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A blog from CityRealty (Links below will take you to the 6sqft site)

The Laurel, 400 East 67th Street

At The Northeast corner of First Avenue

Carter Horsley
Review by Carter Horsley
Carter Horsley Carter B. Horsley, a former journalist for The New York Times, The International Herald Tribune and The New York Post. Mr. Horsley is also the editorial director of

The Laurel is an attractive, glass-and-limestone-clad, 30-story, residential condominium tower at 400 East 67th Street on the southeast corner at First Avenue overlooking the large St. Catherine’s Park that occupies about half of the block between 66th and 67th streets between First and Second avenues.

It was developed by Alexico Management of which Izak Senbahar and Simon Elias are principals.  Alexico, whose other projects include the very handsome 165 Charles Street designed by Richard Meier, and the Grand Beekman at 400 East 51st Street, designed by Costas Kondylis, paid $143 million for the property.

The LEED-certified building, which also has an address of 1238-1244 First Avenue, was also designed by Mr. Kondylis and completed in 2008.

Bottom Line

One of the cleanest-cut new towers in this neighborhood, this project is across from a large park and offers many amenities including a bi-level fitness and Triathlon Training Center including a lap-pool, steam room and sauna.


This building is close to Rockefeller University, New York Hospital and Sotheby’s but is not close to subways.

It is just to the north of the handsome St. John Nepomucine Roman Catholic Church on the avenue that was erected in 1925 and designed by John Van Pelt in what Elliot Willensky and Norval White described in their fine book, “The A.I.A. Guide to New York City, Fourth Edition” (2000), as “a wonderfully romantic paen to the Romanesque style for a Slavic…congregation.”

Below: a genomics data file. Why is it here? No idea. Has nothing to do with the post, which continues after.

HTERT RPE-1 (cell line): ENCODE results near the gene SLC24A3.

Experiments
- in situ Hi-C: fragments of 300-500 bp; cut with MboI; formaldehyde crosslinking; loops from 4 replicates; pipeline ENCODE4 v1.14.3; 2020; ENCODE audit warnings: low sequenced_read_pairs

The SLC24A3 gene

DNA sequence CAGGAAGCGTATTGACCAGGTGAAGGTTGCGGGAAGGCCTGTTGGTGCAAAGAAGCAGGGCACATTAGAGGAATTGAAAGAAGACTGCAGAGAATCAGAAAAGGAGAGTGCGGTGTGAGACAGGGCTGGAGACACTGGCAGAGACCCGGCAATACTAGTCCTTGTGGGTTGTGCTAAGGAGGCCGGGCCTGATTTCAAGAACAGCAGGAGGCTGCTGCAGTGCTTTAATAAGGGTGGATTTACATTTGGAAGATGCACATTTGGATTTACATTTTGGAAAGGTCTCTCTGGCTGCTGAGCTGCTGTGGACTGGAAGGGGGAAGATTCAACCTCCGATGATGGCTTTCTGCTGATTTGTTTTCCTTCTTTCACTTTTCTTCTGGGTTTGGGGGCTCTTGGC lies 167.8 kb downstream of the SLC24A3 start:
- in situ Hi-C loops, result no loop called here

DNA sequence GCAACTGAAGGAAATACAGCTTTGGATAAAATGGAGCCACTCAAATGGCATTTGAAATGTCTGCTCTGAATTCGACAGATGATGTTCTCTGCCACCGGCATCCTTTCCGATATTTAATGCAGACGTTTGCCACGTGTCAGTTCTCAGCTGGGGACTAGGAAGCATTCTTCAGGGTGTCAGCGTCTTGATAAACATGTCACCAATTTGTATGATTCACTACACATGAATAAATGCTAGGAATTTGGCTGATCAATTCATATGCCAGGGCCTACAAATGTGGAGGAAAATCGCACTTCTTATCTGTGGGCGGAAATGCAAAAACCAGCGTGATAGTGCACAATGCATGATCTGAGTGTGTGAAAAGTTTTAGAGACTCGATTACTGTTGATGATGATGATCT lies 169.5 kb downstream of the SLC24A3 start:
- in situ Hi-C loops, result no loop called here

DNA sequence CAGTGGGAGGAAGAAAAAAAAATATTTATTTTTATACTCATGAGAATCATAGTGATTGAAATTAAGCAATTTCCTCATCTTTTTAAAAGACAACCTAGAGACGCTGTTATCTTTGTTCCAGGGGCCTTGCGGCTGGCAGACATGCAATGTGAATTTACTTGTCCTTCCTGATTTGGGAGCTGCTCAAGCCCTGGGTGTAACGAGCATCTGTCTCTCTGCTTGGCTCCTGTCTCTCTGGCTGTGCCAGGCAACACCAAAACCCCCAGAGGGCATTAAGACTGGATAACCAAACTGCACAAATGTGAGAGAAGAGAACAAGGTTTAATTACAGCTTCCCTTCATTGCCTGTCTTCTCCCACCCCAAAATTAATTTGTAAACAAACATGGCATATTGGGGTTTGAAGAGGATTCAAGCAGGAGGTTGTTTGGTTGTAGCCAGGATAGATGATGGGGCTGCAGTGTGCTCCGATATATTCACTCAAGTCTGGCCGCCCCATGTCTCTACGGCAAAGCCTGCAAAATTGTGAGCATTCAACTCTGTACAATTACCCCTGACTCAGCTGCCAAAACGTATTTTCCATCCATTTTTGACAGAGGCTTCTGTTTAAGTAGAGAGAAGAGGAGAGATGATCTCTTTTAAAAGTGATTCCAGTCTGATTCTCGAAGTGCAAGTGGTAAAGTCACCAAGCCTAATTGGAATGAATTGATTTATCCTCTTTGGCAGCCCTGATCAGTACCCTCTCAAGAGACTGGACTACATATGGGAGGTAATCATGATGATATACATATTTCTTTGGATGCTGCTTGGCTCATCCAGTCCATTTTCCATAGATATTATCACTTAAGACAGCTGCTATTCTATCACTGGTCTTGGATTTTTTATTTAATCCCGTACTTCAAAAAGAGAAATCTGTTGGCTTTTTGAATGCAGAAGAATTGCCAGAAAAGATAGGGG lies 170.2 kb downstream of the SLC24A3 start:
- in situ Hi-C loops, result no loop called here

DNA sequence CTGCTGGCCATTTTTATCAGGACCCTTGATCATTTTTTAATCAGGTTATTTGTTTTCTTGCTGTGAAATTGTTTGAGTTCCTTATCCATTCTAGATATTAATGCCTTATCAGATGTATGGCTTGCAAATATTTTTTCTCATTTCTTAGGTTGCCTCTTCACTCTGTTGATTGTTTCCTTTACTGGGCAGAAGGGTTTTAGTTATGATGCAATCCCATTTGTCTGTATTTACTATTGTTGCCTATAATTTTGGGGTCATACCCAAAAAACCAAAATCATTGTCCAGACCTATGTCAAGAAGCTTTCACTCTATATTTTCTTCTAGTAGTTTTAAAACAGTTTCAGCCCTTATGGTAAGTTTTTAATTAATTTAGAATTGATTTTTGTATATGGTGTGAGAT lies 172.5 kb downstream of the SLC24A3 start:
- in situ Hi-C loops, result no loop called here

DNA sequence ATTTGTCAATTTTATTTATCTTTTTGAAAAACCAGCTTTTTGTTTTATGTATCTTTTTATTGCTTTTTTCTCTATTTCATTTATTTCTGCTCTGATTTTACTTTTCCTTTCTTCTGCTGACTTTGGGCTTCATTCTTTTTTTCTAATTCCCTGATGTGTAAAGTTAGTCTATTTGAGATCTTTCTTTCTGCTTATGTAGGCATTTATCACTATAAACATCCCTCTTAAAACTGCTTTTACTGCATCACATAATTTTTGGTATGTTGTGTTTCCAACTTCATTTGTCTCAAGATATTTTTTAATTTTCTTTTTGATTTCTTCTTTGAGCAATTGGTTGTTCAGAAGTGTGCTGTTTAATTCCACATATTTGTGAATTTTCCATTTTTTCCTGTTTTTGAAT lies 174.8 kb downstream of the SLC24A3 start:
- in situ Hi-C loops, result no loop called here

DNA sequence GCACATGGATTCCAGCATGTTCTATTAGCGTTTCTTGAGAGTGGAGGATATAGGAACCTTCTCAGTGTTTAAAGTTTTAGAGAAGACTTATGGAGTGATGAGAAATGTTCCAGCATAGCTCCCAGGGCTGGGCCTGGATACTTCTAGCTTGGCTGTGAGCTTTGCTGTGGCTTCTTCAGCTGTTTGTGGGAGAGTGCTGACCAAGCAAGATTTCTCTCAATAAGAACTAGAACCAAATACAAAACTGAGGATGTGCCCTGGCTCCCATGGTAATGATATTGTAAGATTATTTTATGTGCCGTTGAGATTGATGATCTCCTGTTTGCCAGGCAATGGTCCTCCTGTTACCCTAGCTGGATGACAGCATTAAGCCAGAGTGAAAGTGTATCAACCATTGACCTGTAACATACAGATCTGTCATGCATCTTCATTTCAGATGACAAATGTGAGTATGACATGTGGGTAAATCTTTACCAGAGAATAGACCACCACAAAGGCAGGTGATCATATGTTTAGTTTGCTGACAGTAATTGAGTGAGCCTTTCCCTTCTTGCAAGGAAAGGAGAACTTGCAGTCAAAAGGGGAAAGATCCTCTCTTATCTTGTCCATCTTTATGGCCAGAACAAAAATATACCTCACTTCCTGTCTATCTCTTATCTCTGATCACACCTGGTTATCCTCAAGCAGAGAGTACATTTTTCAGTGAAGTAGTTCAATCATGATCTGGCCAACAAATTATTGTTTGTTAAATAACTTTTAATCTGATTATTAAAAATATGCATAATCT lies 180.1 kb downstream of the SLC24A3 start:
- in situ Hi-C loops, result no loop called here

The building has a concierge, a garage, a bicycle room, a doorman, and a bi-level fitness and Triathlon Training Center exclusive for residents with a 50-foot lap pool, steam room and sauna, treadmills and a two-story Laurel Club with a screening room, a dining room/conference room with catering kitchen and four children’s play areas.

The building has a large glass entrance marquee and revolving door entrance.  It has no roof deck and no balconies.


Apartments have enclosed kitchens.

Apartments 3E and 4E have a long entrance gallery, an enclosed kitchen and a 20-foot-long living room.

Apartments 3F and 3F are three-bedroom units with an entry foyer that flows into a long gallery that leads past an enclosed kitchen to a 21-foot-long living/dining room.

Apartments J on floors 5 through 7 are two-bedroom units with long galleries leading past enclosed kitchen to 20-foot-long living/dining room.

Apartments D on floors 9 through 11 are one-bedroom units with foyers that open onto 21-foot-long living room with 12-foot-long adjacent dining rooms and an enclosed kitchen.

Apartment 11E is a two-bedroom unit with an entry foyer that turns into a long gallery leading past an enclosed kitchen to a 20-foot-long living/dining room.

Apartment 14 is a three-bedroom unit with a foyer that leads to a long gallery leading to a 23-foot-long corner living room with a 11-foot-long dining  alcove.

Apartment C on floors 15 through 24 are three-bedroom units with long entry foyers leading past enclosed kitchens to 25-foot-long living/dining rooms.  The unit on the 15th floor also has a 26-foot-long terrace off the living room and one of the bedrooms.

Apartment B on floors 12 through 24 has a foyer that leads past an enclosed kitchen to a 24-foot-wide corner living room and an adjoining 12-foot-wide dining room.


The site was formerly occupied by the Bethany Memorial Church (Reformed in America) that was built in 1910 and designed by Nelson & Van Wagenen.

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